Pullman holds up relentless curiosity as the antidote to dogmatism—and how could Christians disagree? He gives us a heroine whose chief skill is lying and grows her into a protector of the truth. Pullman may not have applied Lyra’s curiosity to theology but there is nothing stopping a Christian reader from doing so. In an era of fake news and tribalism, curiosity for the truth is an essential mark of Christian discipleship. It requires the ability to discard what is distracting in pursuit of what is true and satisfying, forming sound judgment without leaving room for presumption. In the hands of a thoughtful teacher, His Dark Materials can become a launching pad to prompt suspicious secularists and developing disciples towards greater inquiry about the Christian worldview.

What Pullman may not have anticipated when he wrote these books (as Alan Jacobs observed)[5] is how the revolutionaries of yesterday can become the oppressors of tomorrow. His Dark Materials warns readers about the dehumanising influence of institutions. Pullman had the church in his sights, but in fact it cuts both ways. Thus we needn’t run from his depiction of Christians, which is ungenerous but sadly has aspects of truth. The Magisterium are not real custodians of the Christian faith: they are Pharisees, rule-keepers burdening the world with a false kingdom. We can happily reject this species of religion and show our culture a better example of walking in Paul’s footsteps. His Dark Materials can be for us a warning against any other human institutions who would suppress love, truth and delight. We have no shortage of them today. My home state of Victoria has just passed laws to criminalise advice, care and prayer supporting particular expressions of human sexuality.[6] As I write I am confined by crisis bureaucrats who contravene democratic processes[7] and practice ‘a tyranny sincerely exercised’[8] with no end in sight.[9],[10] Victorian bureaucrats should read His Dark Materials. Better yet, Christians should read these books and learn how to deploy our culture’s language against our culture’s idols, turning eros into agape.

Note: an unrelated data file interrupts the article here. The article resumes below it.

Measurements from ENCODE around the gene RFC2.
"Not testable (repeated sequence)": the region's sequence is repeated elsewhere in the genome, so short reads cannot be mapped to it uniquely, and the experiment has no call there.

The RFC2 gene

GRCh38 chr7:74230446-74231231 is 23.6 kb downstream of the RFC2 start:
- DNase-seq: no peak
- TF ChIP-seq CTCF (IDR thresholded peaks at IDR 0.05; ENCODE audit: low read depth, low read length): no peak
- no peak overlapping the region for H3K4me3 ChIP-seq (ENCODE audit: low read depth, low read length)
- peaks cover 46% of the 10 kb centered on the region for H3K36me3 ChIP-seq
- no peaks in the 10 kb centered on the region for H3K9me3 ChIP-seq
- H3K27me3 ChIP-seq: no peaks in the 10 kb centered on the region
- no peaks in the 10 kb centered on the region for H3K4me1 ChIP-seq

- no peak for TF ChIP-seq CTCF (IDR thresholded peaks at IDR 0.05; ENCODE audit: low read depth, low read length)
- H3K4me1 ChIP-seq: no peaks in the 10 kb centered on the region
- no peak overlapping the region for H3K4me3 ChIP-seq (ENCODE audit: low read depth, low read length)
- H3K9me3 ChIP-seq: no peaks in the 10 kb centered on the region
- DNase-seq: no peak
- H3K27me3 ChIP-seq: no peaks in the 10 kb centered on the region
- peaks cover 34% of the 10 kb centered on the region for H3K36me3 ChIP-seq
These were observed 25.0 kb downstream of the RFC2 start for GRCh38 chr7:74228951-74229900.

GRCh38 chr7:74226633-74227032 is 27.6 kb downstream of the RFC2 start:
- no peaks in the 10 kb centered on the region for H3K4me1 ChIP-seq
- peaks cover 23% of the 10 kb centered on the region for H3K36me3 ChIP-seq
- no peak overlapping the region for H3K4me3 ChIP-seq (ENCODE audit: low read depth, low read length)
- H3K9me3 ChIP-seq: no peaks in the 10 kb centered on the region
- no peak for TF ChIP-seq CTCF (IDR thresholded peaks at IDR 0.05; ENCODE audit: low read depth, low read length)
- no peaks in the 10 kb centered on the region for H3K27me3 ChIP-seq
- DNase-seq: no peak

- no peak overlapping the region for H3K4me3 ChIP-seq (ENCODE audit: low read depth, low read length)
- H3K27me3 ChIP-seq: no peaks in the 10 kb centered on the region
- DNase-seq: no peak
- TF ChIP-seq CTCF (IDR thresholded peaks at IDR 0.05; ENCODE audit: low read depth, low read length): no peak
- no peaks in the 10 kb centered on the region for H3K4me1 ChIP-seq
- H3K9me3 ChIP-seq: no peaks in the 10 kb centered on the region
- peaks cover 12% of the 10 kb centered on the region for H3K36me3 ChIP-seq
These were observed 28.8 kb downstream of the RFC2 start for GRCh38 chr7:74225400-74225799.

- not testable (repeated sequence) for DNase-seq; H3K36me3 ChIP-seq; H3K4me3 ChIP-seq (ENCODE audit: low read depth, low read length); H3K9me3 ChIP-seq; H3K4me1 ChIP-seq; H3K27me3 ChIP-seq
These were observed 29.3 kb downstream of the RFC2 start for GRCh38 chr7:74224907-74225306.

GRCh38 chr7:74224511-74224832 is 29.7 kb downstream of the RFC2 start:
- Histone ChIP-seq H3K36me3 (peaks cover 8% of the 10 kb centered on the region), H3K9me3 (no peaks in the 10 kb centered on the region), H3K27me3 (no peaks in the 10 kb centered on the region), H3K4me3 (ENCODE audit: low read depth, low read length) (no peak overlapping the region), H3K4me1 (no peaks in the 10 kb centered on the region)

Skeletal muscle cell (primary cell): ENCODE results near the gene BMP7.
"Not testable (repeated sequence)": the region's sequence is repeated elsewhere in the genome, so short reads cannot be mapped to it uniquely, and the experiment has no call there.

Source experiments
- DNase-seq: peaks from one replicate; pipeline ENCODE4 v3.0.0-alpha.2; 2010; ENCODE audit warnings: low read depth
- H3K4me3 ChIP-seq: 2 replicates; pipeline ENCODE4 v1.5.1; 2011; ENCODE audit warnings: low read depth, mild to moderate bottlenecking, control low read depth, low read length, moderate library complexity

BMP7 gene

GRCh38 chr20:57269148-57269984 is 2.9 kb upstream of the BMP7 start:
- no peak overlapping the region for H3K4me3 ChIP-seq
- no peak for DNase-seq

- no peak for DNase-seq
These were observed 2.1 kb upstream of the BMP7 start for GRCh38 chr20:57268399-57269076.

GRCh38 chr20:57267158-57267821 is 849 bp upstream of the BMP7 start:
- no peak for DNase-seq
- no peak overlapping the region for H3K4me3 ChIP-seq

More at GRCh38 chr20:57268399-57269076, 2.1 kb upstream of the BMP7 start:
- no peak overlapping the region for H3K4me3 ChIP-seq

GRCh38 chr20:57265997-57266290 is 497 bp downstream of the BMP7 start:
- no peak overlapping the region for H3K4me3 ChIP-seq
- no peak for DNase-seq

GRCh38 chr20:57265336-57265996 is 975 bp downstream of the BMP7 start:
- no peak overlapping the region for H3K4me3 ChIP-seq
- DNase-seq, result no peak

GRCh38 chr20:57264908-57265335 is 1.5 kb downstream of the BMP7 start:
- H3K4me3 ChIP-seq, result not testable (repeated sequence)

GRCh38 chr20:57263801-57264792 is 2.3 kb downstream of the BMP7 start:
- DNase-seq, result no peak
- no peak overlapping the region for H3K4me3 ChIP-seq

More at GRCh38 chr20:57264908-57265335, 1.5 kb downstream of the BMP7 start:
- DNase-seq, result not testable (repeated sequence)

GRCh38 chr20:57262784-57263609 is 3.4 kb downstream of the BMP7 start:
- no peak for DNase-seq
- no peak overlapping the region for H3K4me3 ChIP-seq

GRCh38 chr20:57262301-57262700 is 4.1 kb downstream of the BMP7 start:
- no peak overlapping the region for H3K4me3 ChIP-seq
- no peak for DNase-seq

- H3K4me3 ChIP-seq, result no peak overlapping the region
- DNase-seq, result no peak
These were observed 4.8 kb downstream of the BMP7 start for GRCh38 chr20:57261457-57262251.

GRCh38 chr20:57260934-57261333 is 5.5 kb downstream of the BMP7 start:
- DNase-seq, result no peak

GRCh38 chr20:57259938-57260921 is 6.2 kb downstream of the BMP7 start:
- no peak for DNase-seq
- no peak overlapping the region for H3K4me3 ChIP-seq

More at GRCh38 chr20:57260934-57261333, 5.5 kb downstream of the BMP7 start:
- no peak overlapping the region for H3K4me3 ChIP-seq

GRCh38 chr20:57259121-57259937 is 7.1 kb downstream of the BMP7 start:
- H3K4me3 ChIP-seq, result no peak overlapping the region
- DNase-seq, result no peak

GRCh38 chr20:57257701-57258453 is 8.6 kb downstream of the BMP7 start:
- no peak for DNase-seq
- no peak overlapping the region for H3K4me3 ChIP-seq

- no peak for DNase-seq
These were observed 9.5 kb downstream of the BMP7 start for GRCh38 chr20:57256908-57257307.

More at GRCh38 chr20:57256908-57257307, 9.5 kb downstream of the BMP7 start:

If this defence of His Dark Materials sits uncomfortably, I wonder if it is because we hold too tightly to a paradigm where authorial intent is always king. Bible-believing Christians have good reasons to resist the influence of postmodern literary theory. But actually, how important an author’s intent is depends very much on who the author is. God is not diminished by Phillip Pullman’s intentions. What did He intend when Pullman created this particular piece of culture? If God can create holiness in sinners and raise the dead, perhaps he can use a work like His Dark Materials for our ultimate benefit.


Remy studied philosophy, music and theatre. He lives in Melbourne and is married to Nichola. Remy recently finished working as the Creative Ministry Director for St Matt's Prahran and currently teaches for 3D Arts Company.



[1] J. Kanter, ‘His Dark Materials: ‘His Dark Materials’: BBC/HBO Show Becomes Biggest New Drama On British TV In 5 Years With 7.2M Viewers”. Deadline.com, 4 Nov 2019. https://deadline.com/2019/11/his-dark-materials-bbc-hbo-drama-makes-magic-start-with-7-2m-viewers-1202776781/ (All URLs accessed February, 2021).

[2] E.g. A. Moody, ‘Dark Material: The Gospel of Philip Pullman’. The Gospel Coalition Australia, 14 Oct 2019, https://au.thegospelcoalition.org/article/dark-material-gospel-philip-pullman/

[3] P. Pullman. The Republic of Heaven. The Horn Book Magazine, 1 Nov 2001, https://republicofheaven.wordpress.com/

[4] C. Taylor, A Secular Age (Harvard University Press, 2009), p542.

[5] A. Jacobs, ‘The Devil’s Party.’ First Things, 12 March 2007. https://www.firstthings.com/web-exclusives/2007/12/the-devils-party

[6] Victorian Legislation, ‘Change or Suppression (Conversion) Practices Prohibition Bill 2020’, 22 Feb 2021, https://www.legislation.vic.gov.au/bills/change-or-suppression-conversion-practices-prohibition-bill-2020?_ga=2.246672135.226598263.1613972744-1012960147.1613972744

[7] Parliament of Victoria, ‘Emergency Powers, Public Health and COVID-19’, 22 Feb 2021, https://www.parliament.vic.gov.au/publications/research-papers/download/36-research-papers/13962-emergency-powers-public-health-and-covid-19

[8] C.S. Lewis, God in the Dock (Eerdmans Publishing Company, 14 Sept 2014), p324.

[9] C. Le Grand and S. Ilanbey. ‘'We can’t keep living like this': COVID-19 state of emergency opens political divide’. The Age, 23 Aug 2020, https://www.theage.com.au/politics/victoria/we-can-t-keep-living-like-this-covid-19-state-of-emergency-opens-political-divide-20200823-p55oi7.html

[10] C. Zagon, ‘Victorian Government pushes to extend State of Emergency as return to work capacity expanded’. 9News, 2 Feb 2021, https://www.9news.com.au/national/victorian-government-pushes-to-extend-state-of-emergency-return-to-work-capacity-expanded/75d97746-072e-4a74-9805-b22c1a2f707e